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Senate committee revises plan to sideline Gary school trustees

The Senate Appropriations Committee on Thursday revised a proposal to sideline the elected trustees of the Gary Community School Corp. by amending House Bill 1315 to give the board some continued relevance.

INDIANAPOLIS — The elected trustees of the Gary Community School Corp. would retain some relevance under a proposal revised Thursday by the Senate Appropriations Committee, but a key Region lawmaker says it's still not good enough.

The amended version of House Bill 1315 that the full Senate will vote on next week continues making the trustees an advisory body to the district's state-appointed emergency manager, though they would be called an "advisory board" instead of an "advisory committee."

The advisory board would gain the power to once a year petition the Indiana Distressed Unit Appeals Board to end its takeover of the school district once ongoing revenues exceed expenses, include debt service payments, subject to continuing DUAB oversight.

It also could present awards, certificates and recognition to school employees or district supporters.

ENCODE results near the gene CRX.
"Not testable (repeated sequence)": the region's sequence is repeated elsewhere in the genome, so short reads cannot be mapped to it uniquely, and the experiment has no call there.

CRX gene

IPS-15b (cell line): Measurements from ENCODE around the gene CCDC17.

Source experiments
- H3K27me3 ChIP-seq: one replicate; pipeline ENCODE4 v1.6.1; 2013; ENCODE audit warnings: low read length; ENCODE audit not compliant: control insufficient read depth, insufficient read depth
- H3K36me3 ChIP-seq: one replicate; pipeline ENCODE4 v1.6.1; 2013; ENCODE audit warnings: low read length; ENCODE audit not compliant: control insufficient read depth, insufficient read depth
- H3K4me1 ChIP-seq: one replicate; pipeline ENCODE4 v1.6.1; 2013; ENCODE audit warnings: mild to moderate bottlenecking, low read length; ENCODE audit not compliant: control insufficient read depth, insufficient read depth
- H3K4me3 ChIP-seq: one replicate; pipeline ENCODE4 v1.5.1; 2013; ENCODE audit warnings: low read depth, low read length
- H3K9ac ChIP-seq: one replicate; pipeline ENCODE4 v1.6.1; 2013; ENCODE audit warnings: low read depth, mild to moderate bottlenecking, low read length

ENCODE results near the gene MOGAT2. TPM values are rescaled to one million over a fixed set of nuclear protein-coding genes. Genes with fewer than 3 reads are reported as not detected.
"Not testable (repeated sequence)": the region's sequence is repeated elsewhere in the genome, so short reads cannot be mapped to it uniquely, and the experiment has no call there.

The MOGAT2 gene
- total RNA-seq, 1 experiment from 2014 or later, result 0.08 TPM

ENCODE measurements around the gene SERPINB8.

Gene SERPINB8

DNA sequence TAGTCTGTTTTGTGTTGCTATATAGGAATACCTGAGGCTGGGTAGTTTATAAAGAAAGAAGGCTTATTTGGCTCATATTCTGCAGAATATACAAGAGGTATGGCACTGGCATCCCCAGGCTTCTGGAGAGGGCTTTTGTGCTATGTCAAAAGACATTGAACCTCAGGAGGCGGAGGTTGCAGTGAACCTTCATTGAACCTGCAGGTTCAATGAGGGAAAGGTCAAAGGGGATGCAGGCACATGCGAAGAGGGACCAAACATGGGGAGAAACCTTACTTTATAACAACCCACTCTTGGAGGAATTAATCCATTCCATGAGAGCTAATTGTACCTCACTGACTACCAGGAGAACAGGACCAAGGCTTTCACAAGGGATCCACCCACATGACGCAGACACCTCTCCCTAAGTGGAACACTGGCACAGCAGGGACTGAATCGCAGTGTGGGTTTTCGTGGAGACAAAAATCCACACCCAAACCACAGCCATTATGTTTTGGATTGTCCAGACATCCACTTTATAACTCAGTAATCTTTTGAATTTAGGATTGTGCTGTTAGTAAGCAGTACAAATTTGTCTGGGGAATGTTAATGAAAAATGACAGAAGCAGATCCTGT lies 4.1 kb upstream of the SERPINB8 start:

At the same time, the revised measure ends the existing requirement that Emergency Manager Peggy Hinckley regularly consult with the board about the district's budget, financial plan and other powers formerly exercised by board members that a 2017 state law gave to Hinckley after the board repeatedly overspent its revenue and racked up more than $100 million in debt.

The board could submit recommendations to Hinckley, but she would not be obligated to follow them or be compelled to explain her decisions at the board's quarterly meetings.

Hinckley instead would have to hold monthly public forums to keep Gary residents apprised of what's happening in their school district.

State Sen. Karen Tallian, D-Ogden Dunes, the top Democrat on the Appropriations Committee, said she was grateful to have worked with its chairman, state Sen. Ryan Mishler, R-Bremen, and state Sen. Eddie Melton, D-Merrillville, on the changes.

However, Tallian said she still cannot support the legislation as it undermines an elected body in Gary and separately hands over Muncie Community Schools to be run by Ball State University.

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Dan is Statehouse Bureau Chief for The Times. Since 2009, he's reported on Indiana government and politics — and how both impact the Region — from the state capital in Indianapolis. He originally is from Orland Park, Ill.